The Botany of Desire
Directed by Michael Schwarz and Edward Gray (2009)
The Botany of Desire is a 2009 PBS documentary based on Michael Pollan’s 2001 book The Botany of Desire: A Plant’s-Eye View of the Word. Both concern the co-evolution of plants and human beings and the vital symbiotic relationships they form. Pollan focuses specifically on the apple, the tulip, the cannabis plant and the potato, detailing how each has evolved to deliberately appeal to human desire. In addition to tracing each plant to its region of origin, he highlights specific biological adaptations it has made to make it appealing to human beings.
The film is full of fascinating factual tidbits, eg that apple trees still grow wild in Kazakhstan and poke up through sidewalk cracks and that potatoes were essential in fueling the development of northern Europe (which is prone to erratic grain harvests) and the industrial revolution.
In addition to providing lavish detail about the art and science of indoor cannabis cultivation, Pollan also examines research into specific cannabis receptors in the human brain. The latter play an important role in helping us forget painful and/or irrelevant memories.
The video concludes by focusing on some of the drawbacks of industrial agriculture, especially our over-reliance on monoculture crops. The loss of diversity in our corporatized foods system makes our food crops far more susceptible to pests. This, in turn, makes us over reliant on toxic pesticides, herbicides and GMOs.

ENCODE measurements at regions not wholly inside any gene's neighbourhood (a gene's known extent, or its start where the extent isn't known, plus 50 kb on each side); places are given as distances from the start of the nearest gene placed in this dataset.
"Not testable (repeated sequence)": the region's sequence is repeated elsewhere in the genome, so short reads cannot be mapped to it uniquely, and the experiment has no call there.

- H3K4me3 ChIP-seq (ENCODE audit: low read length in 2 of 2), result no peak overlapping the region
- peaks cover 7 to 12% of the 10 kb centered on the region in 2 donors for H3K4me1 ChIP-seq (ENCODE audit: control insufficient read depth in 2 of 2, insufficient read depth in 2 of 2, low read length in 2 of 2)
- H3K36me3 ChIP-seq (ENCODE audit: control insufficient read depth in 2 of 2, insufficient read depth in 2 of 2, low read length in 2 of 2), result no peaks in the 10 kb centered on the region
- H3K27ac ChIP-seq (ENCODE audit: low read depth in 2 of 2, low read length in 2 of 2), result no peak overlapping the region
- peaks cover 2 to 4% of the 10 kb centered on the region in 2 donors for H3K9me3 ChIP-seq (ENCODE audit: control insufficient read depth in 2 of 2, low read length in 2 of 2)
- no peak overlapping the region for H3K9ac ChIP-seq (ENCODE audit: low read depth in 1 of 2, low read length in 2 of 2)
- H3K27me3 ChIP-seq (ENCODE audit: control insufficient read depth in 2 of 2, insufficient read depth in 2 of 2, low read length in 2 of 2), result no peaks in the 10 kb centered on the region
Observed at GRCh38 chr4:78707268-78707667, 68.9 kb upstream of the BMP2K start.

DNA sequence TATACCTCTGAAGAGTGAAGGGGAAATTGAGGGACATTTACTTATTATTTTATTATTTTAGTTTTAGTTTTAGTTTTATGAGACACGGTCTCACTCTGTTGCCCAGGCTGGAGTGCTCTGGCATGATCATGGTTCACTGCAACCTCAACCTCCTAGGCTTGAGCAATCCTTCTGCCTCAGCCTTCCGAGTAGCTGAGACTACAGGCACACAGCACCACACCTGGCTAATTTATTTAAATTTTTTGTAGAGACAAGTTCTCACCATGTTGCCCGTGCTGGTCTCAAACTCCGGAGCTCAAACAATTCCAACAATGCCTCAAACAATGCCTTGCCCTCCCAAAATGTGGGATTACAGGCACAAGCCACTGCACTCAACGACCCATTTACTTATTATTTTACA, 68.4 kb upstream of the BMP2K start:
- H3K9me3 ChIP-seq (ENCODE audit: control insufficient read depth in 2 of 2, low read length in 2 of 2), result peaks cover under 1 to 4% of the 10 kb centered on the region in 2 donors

As Pollan stresses at the end of the film, the solution to problems caused by monoculture isn’t more technology. The solution is to end monoculture by diversifying food production.
My only point of disagreement was Pollan’s statement (in 2009) that plants lack consciousness. More recent research suggests that they’re more aware of their environment than we are. See Are Plants Smarter than We Are?
YouTube has taken the film down for copyrights reasons but it can be viewed free at PBS videos